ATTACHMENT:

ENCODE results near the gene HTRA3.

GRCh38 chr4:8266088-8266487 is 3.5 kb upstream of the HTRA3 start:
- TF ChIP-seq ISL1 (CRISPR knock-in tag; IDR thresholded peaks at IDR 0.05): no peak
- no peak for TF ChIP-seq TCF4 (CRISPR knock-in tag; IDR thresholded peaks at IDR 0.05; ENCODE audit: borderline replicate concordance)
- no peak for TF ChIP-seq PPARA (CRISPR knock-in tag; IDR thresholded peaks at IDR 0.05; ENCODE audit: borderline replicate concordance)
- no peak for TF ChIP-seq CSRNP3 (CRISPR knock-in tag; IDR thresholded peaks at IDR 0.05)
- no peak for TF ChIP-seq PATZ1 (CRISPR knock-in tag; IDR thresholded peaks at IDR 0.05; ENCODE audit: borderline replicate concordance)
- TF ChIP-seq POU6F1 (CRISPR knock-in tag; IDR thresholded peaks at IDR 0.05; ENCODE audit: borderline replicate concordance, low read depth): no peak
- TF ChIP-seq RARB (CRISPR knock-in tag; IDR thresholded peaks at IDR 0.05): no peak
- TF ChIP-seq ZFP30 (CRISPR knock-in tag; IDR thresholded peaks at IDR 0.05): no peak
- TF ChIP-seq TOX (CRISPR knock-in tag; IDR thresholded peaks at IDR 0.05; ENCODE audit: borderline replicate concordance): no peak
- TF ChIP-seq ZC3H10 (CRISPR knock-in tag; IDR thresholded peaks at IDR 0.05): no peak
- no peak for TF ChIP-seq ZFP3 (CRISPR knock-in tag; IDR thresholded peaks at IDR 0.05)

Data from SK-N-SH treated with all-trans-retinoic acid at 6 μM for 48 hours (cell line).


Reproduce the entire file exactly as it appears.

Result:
ENCODE results near the gene HTRA3.

GRCh38 chr4:8266088-8266487 is 3.5 kb upstream of the HTRA3 start:
- TF ChIP-seq ISL1 (CRISPR knock-in tag; IDR thresholded peaks at IDR 0.05): no peak
- no peak for TF ChIP-seq TCF4 (CRISPR knock-in tag; IDR thresholded peaks at IDR 0.05; ENCODE audit: borderline replicate concordance)
- no peak for TF ChIP-seq PPARA (CRISPR knock-in tag; IDR thresholded peaks at IDR 0.05; ENCODE audit: borderline replicate concordance)
- no peak for TF ChIP-seq CSRNP3 (CRISPR knock-in tag; IDR thresholded peaks at IDR 0.05)
- no peak for TF ChIP-seq PATZ1 (CRISPR knock-in tag; IDR thresholded peaks at IDR 0.05; ENCODE audit: borderline replicate concordance)
- TF ChIP-seq POU6F1 (CRISPR knock-in tag; IDR thresholded peaks at IDR 0.05; ENCODE audit: borderline replicate concordance, low read depth): no peak
- TF ChIP-seq RARB (CRISPR knock-in tag; IDR thresholded peaks at IDR 0.05): no peak
- TF ChIP-seq ZFP30 (CRISPR knock-in tag; IDR thresholded peaks at IDR 0.05): no peak
- TF ChIP-seq TOX (CRISPR knock-in tag; IDR thresholded peaks at IDR 0.05; ENCODE audit: borderline replicate concordance): no peak
- TF ChIP-seq ZC3H10 (CRISPR knock-in tag; IDR thresholded peaks at IDR 0.05): no peak
- no peak for TF ChIP-seq ZFP3 (CRISPR knock-in tag; IDR thresholded peaks at IDR 0.05)

Data from SK-N-SH treated with all-trans-retinoic acid at 6 μM for 48 hours (cell line).